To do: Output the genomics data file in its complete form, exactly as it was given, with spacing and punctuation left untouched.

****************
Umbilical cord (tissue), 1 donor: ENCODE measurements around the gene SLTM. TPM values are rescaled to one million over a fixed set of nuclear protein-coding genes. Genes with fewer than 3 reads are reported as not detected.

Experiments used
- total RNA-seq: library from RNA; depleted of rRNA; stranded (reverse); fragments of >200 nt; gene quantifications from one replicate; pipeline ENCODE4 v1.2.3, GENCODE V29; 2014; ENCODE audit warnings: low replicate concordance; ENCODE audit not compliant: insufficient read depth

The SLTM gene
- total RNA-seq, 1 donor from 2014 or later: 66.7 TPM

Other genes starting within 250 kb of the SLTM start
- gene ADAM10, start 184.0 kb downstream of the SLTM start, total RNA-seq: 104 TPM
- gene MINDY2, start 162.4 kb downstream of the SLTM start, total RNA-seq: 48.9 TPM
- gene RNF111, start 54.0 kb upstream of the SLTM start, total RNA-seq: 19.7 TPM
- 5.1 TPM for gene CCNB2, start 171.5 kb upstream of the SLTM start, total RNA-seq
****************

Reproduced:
Umbilical cord (tissue), 1 donor: ENCODE measurements around the gene SLTM. TPM values are rescaled to one million over a fixed set of nuclear protein-coding genes. Genes with fewer than 3 reads are reported as not detected.

Experiments used
- total RNA-seq: library from RNA; depleted of rRNA; stranded (reverse); fragments of >200 nt; gene quantifications from one replicate; pipeline ENCODE4 v1.2.3, GENCODE V29; 2014; ENCODE audit warnings: low replicate concordance; ENCODE audit not compliant: insufficient read depth

The SLTM gene
- total RNA-seq, 1 donor from 2014 or later: 66.7 TPM

Other genes starting within 250 kb of the SLTM start
- gene ADAM10, start 184.0 kb downstream of the SLTM start, total RNA-seq: 104 TPM
- gene MINDY2, start 162.4 kb downstream of the SLTM start, total RNA-seq: 48.9 TPM
- gene RNF111, start 54.0 kb upstream of the SLTM start, total RNA-seq: 19.7 TPM
- 5.1 TPM for gene CCNB2, start 171.5 kb upstream of the SLTM start, total RNA-seq